nice. I love it. Yeah, having a, having a network like that, especially when it’s what’s related to your specific niche has to be, I mean, as good as gold. I wish we had something like that around here. So I mean, as you know, this is a real estate investing podcast. Um, so we really try to focus on the investing side of things. So I’m going to ask just a specific question regarding investing because I know you’ve there’s plenty of commercial investors out there. And I’m sure you’ve dealt with with your fair share. So if you know putting your glasses your investor glasses on, if somebody were to want to get into commercial real estate investing, they wanted to buy it commercial property, you know, from your your basic retail, just, you know, strip mall kind of 111 piece of commercial real estate to an office building. What would the what are the steps that that person should take? What what what is it that they should be asking? What are the things that they should be looking at?

Jack Britvan 6:22
Well, the first thing is any cash. If you’re not liquid, no one’s just going to give it to you because they like you and to cover you and 100% it’s not going to happen. Okay? So very often people get involved and they don’t have enough liquidity. They figure that they’ll have family members, friends, business associates, go in with them. And everybody likes to say yes to things until it comes time to writing out a check. And all of a sudden, I have, you know, the college tuition bills. My wife wants a larger house, and it doesn’t happen. So the first thing is to make Make sure you have your capital, capital, you know, in lines, have some relationships with lenders and know what you’re getting into and work out the numbers, see what you actually can afford. And don’t look at properties that are way out of your league because you just You’re wasting your time and it’s just you can only get into trouble. You know, people feel that, you know, they look at a property and they hear Wow, it has, you know, a five cap a seven cap this that. Well, it doesn’t mean much. If the lease expirations on the two largest tenants, which are the only credited tenants in the in the building, all coming up in a year or two. It means nothing.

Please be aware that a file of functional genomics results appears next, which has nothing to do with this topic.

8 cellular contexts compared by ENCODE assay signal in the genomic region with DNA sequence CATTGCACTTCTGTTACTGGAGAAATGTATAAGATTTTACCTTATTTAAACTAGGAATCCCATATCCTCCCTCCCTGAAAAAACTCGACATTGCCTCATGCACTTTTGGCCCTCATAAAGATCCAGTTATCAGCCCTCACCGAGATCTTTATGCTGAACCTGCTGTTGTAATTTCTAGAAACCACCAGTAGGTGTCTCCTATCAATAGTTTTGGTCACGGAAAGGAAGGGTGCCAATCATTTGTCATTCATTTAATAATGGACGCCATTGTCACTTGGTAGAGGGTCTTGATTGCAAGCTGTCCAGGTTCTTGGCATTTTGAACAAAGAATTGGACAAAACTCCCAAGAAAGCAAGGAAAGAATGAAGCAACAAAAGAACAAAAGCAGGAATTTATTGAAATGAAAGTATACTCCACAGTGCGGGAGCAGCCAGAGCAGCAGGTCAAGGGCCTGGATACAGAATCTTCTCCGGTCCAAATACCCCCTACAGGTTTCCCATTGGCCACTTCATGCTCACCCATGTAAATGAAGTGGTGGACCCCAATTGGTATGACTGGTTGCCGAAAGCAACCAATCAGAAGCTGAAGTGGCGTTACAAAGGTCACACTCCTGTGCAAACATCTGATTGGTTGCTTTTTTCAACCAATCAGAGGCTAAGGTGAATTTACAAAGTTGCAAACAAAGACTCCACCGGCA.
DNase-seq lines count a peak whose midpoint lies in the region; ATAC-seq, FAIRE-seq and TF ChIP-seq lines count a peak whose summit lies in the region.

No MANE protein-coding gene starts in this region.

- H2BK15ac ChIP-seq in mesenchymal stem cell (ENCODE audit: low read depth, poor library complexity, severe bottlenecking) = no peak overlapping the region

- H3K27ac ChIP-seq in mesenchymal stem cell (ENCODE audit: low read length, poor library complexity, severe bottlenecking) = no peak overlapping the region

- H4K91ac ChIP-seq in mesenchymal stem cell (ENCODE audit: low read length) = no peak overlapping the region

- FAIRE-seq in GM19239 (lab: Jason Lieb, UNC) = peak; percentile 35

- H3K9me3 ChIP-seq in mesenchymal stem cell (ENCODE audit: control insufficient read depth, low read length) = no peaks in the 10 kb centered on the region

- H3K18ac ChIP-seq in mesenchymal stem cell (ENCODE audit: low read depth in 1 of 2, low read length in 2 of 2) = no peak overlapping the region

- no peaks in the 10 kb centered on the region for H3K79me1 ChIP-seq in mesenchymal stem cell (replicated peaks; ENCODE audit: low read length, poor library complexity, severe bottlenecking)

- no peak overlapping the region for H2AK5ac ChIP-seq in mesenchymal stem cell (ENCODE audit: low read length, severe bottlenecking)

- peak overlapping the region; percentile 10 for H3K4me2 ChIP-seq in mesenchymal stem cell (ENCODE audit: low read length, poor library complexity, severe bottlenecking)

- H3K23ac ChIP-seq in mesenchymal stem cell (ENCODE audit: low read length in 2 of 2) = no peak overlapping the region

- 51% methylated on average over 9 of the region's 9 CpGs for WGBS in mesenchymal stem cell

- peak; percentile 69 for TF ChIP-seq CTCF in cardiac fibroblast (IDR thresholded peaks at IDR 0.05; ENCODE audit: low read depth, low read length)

Okay, so the quality of the tenant,

big time even though things still happen with quality tenants was saying an hour when COVID-19 stuff happens going to know you know, but you know, you know chapter 11 and And all of a sudden, the least that you thought that was ironclad is gone.

Like you have and

that’s the truth, you have to plan on the worst. I mean, you’re looking at all these retail outlets that are probably going to wind up going out. And that household names they’ve been around forever. But yeah, you’re financing and you have to know where to go in order to define the properties. Yeah. Industrial and this is, you know, when I when I speak, I’m speaking about Long Island, but there’ll be times that I’ll mention things around the country, the strongest by far. Okay, is a combination, it’s medical, which I’m going to get to but really industrial warehousing that is taken with big time in the last, you know, what, five years from what I seen with covert 19 is that we’re gonna make sure that we have certain amount of strategically located warehousing with P P P along with other things because I think that we’re going to be looking to take certain manufacturing away from other countries and to bring it closer to the United States and to do more here creates more jobs and we certainly we have we have the land to build it not necessarily on Long Island. But there’s there’s there’s plenty of areas in the United States where you can put away housing and make towns come alive and get creative over there. Um, medical, medical is always good. Doctors, when they when they go in. They want their patients to know where they’re located. They don’t want to relocate unless they absolutely have to. Medical is always strong, and people are talking about the fact of

well,

medical people are doing it through the internet talking. That’s fine for certain things in the long run. When you have something really wrong with you or you just need manual physical, you can’t do it online. You have to physically go in there. And and so medical is

Gabriel Petersen 10:04
always the body they got to look at it they can’t do that online.

Jack Britvan 10:07
You got it’s always

then you come up to the to questions you have office, which will be impacted a bit. And there are people that say everybody experience working from home and they’re not going to be going to the office anymore. The office buildings all go wonder couldn’t be further from the truth. Remote Access and working has been going on for many years, and every year it becomes a little more. Give you an example. Will you penalize which people people know the name? Basically I’ve represented them exclusively for over 30 years.

They’re